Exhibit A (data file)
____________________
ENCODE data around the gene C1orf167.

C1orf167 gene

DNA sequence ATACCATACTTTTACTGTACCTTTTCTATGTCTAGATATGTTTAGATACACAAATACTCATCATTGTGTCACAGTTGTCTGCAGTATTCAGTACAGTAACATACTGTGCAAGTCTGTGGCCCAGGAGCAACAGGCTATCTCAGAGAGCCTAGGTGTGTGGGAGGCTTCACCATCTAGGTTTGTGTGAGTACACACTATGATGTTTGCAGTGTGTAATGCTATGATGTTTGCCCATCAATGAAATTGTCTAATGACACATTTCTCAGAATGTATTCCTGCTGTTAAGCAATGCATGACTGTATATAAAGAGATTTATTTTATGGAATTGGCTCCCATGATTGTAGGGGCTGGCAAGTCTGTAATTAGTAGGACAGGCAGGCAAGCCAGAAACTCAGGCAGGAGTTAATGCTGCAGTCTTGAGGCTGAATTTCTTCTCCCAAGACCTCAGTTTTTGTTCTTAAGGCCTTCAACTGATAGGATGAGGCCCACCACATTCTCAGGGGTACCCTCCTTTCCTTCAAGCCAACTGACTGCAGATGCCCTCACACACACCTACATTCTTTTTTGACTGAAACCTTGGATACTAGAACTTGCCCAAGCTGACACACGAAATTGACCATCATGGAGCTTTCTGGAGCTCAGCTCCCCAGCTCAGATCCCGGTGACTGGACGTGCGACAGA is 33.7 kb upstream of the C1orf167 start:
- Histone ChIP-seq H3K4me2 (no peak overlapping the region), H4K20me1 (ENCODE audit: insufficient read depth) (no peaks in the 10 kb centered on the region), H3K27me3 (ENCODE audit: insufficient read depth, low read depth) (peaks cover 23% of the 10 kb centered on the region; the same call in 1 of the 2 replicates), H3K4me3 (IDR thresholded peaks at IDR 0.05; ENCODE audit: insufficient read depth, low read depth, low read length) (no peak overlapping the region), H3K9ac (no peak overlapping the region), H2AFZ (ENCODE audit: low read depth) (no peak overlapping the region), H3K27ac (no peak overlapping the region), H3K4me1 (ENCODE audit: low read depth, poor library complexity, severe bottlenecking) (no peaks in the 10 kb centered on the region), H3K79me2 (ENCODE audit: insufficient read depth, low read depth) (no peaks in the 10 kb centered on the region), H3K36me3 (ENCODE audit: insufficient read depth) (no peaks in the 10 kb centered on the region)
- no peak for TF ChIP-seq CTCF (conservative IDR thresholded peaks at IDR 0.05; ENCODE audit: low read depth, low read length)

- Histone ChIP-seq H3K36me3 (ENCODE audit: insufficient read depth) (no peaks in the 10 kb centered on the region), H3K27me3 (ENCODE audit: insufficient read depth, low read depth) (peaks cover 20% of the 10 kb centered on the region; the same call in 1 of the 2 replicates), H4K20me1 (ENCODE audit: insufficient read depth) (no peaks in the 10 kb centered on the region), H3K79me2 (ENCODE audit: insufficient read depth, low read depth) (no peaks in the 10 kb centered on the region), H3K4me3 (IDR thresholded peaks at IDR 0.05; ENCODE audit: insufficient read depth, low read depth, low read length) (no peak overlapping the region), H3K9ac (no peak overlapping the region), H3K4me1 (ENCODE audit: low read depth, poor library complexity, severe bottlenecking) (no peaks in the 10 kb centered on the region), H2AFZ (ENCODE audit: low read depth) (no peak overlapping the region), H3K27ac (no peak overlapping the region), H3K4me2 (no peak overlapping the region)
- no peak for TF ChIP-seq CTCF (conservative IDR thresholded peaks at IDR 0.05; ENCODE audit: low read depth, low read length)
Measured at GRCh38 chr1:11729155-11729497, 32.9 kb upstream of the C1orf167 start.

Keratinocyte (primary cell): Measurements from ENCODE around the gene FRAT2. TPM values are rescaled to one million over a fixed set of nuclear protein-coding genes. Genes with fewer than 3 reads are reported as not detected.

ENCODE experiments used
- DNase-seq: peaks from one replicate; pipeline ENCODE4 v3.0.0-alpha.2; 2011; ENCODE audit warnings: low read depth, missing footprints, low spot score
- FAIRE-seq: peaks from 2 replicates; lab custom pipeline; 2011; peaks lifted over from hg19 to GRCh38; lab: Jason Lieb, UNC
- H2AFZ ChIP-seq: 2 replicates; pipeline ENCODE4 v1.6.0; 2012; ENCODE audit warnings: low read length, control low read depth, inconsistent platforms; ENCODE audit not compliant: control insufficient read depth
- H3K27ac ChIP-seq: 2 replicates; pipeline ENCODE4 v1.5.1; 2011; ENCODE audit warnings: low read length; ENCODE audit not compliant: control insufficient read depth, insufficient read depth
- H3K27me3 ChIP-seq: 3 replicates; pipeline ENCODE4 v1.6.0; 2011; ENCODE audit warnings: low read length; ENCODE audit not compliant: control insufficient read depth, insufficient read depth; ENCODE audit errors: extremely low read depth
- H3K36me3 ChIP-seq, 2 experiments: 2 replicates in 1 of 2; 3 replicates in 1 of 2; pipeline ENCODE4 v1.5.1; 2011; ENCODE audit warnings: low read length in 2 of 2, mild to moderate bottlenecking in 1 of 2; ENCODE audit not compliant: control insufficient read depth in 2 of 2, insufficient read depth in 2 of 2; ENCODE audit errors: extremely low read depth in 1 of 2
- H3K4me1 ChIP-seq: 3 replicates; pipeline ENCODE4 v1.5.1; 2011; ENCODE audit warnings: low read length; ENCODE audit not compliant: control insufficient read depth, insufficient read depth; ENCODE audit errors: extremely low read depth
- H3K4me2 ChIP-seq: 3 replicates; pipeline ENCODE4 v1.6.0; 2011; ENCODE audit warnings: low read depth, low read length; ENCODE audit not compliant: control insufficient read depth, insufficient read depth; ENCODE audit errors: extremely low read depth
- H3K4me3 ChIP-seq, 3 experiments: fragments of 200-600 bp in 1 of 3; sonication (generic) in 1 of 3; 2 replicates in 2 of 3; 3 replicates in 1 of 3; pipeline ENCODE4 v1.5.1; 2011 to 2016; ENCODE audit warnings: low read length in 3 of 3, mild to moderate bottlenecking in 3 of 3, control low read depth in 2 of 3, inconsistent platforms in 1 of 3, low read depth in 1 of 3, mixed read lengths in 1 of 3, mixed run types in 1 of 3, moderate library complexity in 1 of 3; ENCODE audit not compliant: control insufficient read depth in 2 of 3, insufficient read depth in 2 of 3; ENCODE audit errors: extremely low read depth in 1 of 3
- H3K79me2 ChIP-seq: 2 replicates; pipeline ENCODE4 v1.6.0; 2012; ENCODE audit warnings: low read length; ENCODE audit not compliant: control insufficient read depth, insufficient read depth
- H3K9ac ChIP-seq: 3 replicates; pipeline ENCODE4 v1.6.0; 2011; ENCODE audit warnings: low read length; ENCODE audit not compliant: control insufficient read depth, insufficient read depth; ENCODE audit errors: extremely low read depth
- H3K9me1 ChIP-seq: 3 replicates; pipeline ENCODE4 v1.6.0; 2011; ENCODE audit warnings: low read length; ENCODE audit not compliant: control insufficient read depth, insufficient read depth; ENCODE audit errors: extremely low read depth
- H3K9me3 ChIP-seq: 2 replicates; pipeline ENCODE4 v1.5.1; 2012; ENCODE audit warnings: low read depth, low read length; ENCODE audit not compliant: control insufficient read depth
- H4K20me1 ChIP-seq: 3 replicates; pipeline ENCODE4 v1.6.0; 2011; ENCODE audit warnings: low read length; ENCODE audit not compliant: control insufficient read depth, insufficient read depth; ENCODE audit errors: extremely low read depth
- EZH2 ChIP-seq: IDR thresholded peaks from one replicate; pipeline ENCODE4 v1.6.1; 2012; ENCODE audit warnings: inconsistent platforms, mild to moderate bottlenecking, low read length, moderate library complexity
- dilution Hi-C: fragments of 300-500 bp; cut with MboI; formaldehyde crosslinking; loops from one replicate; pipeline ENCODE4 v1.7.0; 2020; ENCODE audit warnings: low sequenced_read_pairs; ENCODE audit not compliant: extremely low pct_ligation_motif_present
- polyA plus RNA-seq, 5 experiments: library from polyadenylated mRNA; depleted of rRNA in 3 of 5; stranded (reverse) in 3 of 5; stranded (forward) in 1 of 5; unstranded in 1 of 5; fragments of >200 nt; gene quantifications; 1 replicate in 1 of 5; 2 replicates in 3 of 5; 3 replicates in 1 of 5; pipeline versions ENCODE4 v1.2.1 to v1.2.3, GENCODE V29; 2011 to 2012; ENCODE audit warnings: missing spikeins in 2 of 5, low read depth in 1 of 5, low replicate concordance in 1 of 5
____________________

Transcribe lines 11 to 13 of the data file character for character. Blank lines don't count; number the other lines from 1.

- DNase-seq: peaks from one replicate; pipeline ENCODE4 v3.0.0-alpha.2; 2011; ENCODE audit warnings: low read depth, missing footprints, low spot score
- FAIRE-seq: peaks from 2 replicates; lab custom pipeline; 2011; peaks lifted over from hg19 to GRCh38; lab: Jason Lieb, UNC
- H2AFZ ChIP-seq: 2 replicates; pipeline ENCODE4 v1.6.0; 2012; ENCODE audit warnings: low read length, control low read depth, inconsistent platforms; ENCODE audit not compliant: control insufficient read depth